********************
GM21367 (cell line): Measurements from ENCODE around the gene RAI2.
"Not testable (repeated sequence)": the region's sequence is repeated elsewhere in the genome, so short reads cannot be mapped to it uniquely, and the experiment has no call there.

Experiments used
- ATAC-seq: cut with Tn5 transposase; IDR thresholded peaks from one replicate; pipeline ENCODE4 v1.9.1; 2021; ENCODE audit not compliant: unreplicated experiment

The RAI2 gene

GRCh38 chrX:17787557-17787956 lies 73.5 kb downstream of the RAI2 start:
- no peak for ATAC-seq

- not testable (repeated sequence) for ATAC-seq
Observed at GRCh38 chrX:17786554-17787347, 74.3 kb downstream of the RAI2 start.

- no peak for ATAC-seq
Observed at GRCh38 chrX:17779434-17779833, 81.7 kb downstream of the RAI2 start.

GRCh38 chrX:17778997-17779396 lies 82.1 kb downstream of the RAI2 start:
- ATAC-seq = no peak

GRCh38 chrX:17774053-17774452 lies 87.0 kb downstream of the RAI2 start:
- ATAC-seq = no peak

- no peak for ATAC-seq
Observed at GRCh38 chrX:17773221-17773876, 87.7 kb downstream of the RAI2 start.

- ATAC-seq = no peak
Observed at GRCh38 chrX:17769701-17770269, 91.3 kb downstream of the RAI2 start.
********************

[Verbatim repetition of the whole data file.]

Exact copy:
GM21367 (cell line): Measurements from ENCODE around the gene RAI2.
"Not testable (repeated sequence)": the region's sequence is repeated elsewhere in the genome, so short reads cannot be mapped to it uniquely, and the experiment has no call there.

Experiments used
- ATAC-seq: cut with Tn5 transposase; IDR thresholded peaks from one replicate; pipeline ENCODE4 v1.9.1; 2021; ENCODE audit not compliant: unreplicated experiment

The RAI2 gene

GRCh38 chrX:17787557-17787956 lies 73.5 kb downstream of the RAI2 start:
- no peak for ATAC-seq

- not testable (repeated sequence) for ATAC-seq
Observed at GRCh38 chrX:17786554-17787347, 74.3 kb downstream of the RAI2 start.

- no peak for ATAC-seq
Observed at GRCh38 chrX:17779434-17779833, 81.7 kb downstream of the RAI2 start.

GRCh38 chrX:17778997-17779396 lies 82.1 kb downstream of the RAI2 start:
- ATAC-seq = no peak

GRCh38 chrX:17774053-17774452 lies 87.0 kb downstream of the RAI2 start:
- ATAC-seq = no peak

- no peak for ATAC-seq
Observed at GRCh38 chrX:17773221-17773876, 87.7 kb downstream of the RAI2 start.

- ATAC-seq = no peak
Observed at GRCh38 chrX:17769701-17770269, 91.3 kb downstream of the RAI2 start.